On our first day staying in Sonywa, we visited 8-10 houses. At every house, they served us tea and various snacks like peanuts, chickpeas, beans, and bananas. At one of the houses, an old lady, probably in her 90’s, reached out and touched my hands. She placed them next to hers. She compared the rings that she wore with mine. Her hands were worn and showed signs of years of manual labor; mine were pale and soft revealing my lack of manual labor and youth. Her rings were plain pieces of wire haphazardly formed into a circular ring shape; my rings were from all over the world and had intricate designs and carvings. The old woman then compared our llongyis. Hers was a simple fabric with some tears on the bottom; mine had beautiful threaded designs in vibrant colors.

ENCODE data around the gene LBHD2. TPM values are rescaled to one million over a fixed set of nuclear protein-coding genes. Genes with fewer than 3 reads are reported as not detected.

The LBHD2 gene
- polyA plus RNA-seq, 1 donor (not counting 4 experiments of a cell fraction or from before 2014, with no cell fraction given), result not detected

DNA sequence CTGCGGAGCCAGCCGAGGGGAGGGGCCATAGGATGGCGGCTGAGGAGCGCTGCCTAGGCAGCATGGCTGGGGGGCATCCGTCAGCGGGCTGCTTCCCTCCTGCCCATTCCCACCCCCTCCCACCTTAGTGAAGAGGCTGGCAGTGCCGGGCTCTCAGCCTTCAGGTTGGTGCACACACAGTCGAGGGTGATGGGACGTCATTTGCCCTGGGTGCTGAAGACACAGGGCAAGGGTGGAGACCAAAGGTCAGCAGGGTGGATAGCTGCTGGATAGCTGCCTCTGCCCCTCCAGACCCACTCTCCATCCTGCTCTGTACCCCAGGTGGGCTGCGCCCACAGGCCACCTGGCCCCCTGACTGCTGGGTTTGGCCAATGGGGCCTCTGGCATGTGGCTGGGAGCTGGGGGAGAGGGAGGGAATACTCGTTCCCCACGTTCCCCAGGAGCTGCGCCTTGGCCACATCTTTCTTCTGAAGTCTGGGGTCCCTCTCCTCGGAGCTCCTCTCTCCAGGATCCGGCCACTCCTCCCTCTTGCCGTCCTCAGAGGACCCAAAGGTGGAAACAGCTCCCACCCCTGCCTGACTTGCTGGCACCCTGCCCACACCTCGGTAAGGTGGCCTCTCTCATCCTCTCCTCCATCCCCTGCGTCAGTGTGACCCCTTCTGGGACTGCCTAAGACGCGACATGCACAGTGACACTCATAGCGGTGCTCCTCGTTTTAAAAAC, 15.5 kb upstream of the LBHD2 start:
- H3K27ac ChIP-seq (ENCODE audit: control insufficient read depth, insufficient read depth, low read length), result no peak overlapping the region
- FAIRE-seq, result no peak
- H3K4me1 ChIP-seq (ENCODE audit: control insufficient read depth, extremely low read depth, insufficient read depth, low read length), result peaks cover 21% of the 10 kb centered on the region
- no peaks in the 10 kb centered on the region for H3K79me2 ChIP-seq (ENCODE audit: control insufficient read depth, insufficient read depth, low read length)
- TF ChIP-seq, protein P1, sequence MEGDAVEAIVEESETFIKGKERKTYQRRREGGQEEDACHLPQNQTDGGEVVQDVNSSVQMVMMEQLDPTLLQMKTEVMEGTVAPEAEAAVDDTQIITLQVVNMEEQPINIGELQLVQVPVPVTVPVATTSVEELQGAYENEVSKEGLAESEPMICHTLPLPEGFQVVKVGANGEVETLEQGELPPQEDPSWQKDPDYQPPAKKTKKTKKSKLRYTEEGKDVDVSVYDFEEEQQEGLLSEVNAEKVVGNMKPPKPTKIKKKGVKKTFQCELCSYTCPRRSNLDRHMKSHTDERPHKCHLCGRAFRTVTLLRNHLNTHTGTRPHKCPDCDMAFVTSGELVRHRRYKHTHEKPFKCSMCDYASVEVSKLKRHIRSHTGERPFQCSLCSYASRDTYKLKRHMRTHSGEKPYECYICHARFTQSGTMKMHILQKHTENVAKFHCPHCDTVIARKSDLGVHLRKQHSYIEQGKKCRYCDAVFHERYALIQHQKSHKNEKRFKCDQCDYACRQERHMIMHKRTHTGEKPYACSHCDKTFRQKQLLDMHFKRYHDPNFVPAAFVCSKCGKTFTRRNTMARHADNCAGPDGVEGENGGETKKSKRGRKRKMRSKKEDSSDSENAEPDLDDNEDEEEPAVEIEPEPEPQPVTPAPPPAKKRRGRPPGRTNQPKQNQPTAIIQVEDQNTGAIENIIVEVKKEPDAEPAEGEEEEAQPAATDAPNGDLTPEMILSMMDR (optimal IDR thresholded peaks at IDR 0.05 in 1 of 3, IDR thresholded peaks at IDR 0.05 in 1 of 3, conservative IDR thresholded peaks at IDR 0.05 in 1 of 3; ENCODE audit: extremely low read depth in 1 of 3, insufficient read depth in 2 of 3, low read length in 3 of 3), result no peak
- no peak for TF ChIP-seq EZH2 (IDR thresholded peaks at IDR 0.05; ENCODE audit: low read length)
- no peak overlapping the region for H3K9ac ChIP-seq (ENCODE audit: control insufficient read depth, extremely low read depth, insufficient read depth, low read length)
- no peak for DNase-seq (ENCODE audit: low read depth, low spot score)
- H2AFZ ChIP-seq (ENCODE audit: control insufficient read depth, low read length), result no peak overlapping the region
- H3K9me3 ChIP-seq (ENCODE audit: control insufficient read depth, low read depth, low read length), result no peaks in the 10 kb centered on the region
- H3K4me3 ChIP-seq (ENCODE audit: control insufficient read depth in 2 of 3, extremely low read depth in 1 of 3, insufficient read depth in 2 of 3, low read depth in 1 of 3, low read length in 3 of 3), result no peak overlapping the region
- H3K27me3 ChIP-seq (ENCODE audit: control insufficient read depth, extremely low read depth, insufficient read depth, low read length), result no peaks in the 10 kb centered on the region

Overall, this old woman’s comparison of our bodies and belongings completely highlighted my privilege. I couldn’t help but think about how grateful I was to have this experience and interaction.